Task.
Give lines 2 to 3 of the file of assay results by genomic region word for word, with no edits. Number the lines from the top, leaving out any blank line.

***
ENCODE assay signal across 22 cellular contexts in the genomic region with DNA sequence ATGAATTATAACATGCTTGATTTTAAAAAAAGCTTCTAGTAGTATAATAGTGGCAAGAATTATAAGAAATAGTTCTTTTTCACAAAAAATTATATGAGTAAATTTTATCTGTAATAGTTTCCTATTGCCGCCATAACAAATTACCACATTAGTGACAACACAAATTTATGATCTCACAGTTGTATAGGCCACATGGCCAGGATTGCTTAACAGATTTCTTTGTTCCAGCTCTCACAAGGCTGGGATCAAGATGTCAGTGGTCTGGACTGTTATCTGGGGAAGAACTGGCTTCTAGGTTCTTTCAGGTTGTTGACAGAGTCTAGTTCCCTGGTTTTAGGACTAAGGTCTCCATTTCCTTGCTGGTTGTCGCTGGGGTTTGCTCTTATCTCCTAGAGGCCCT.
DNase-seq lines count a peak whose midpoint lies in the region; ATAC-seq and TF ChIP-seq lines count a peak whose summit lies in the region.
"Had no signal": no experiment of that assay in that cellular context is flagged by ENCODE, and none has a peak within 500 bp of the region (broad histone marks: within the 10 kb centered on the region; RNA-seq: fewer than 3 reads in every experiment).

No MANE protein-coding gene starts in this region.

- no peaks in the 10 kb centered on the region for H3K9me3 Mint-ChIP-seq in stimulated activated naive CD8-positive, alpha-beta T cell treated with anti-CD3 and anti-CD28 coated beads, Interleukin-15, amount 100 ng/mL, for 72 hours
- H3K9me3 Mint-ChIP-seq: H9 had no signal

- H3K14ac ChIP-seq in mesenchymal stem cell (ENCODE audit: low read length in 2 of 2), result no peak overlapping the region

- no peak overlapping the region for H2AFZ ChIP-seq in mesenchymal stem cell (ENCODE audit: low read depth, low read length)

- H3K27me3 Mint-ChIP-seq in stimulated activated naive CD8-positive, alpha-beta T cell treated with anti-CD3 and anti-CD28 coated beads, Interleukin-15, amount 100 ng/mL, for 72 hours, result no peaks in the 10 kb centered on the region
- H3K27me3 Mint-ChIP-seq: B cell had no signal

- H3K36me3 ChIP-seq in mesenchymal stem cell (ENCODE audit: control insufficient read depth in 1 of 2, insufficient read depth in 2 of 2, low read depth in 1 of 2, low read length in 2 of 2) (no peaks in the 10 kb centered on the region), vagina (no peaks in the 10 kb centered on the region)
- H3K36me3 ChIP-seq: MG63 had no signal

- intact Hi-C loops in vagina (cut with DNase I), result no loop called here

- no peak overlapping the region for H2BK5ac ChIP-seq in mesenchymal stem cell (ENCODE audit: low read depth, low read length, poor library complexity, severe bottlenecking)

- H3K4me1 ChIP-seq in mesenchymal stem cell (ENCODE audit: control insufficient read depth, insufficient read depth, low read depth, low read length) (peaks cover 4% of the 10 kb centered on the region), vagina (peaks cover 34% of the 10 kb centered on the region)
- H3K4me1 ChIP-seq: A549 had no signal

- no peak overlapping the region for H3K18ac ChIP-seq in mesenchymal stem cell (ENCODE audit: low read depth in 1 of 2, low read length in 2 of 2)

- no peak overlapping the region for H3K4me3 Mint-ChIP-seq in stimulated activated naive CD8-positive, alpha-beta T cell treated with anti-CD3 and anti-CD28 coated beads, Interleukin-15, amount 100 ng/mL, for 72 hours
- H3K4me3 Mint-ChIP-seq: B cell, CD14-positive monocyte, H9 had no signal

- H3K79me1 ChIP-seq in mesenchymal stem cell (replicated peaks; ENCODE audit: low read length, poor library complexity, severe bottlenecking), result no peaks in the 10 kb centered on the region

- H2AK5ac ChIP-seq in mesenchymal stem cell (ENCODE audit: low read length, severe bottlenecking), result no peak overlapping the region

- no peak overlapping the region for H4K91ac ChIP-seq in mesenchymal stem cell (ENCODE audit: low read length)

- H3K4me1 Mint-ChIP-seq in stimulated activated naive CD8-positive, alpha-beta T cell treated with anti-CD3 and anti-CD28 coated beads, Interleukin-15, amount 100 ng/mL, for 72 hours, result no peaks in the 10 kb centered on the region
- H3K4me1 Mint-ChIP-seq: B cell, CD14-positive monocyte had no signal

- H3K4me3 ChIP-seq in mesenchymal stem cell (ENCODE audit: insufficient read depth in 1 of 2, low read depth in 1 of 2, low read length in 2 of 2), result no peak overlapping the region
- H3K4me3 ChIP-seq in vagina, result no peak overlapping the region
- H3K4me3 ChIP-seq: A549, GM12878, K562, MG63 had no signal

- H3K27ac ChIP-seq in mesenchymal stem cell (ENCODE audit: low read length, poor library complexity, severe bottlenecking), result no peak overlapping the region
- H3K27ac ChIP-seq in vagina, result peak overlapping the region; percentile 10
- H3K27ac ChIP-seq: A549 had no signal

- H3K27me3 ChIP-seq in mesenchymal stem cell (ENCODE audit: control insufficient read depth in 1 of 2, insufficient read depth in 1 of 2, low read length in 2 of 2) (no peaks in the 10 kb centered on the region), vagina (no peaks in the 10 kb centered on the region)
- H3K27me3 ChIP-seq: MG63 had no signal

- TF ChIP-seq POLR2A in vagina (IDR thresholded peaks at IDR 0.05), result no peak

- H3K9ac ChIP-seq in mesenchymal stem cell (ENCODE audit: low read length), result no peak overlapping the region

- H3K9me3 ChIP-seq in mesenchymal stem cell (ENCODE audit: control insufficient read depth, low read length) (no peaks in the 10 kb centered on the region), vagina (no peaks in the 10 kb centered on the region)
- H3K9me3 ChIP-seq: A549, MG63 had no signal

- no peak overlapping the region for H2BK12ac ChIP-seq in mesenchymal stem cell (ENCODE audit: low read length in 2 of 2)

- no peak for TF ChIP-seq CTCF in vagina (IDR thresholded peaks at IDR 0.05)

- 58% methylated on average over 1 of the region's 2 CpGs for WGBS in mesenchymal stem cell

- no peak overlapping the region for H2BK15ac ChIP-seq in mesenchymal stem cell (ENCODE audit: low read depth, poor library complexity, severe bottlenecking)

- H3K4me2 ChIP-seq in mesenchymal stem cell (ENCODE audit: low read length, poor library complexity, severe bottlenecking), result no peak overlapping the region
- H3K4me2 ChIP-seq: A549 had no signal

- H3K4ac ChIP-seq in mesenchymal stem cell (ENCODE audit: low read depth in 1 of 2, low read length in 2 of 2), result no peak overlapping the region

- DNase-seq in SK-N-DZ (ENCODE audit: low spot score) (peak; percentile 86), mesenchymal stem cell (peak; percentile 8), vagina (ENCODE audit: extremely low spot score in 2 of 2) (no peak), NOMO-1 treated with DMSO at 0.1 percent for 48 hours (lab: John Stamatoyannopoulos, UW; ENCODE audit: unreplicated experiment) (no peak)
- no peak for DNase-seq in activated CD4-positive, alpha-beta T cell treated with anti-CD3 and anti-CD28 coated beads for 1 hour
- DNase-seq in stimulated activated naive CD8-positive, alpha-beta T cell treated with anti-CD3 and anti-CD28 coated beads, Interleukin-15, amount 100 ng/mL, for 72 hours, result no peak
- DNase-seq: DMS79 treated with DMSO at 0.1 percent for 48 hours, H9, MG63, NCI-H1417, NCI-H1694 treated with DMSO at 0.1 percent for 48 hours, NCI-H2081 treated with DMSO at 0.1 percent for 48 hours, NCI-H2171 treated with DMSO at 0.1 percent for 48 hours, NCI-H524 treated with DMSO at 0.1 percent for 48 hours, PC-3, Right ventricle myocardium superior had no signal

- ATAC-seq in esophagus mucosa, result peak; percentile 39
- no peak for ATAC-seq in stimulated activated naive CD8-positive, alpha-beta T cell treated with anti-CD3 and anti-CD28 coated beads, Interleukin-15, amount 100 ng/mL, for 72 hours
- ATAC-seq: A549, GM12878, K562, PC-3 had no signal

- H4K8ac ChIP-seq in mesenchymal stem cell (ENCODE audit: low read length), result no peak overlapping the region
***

DNase-seq lines count a peak whose midpoint lies in the region; ATAC-seq and TF ChIP-seq lines count a peak whose summit lies in the region.
"Had no signal": no experiment of that assay in that cellular context is flagged by ENCODE, and none has a peak within 500 bp of the region (broad histone marks: within the 10 kb centered on the region; RNA-seq: fewer than 3 reads in every experiment).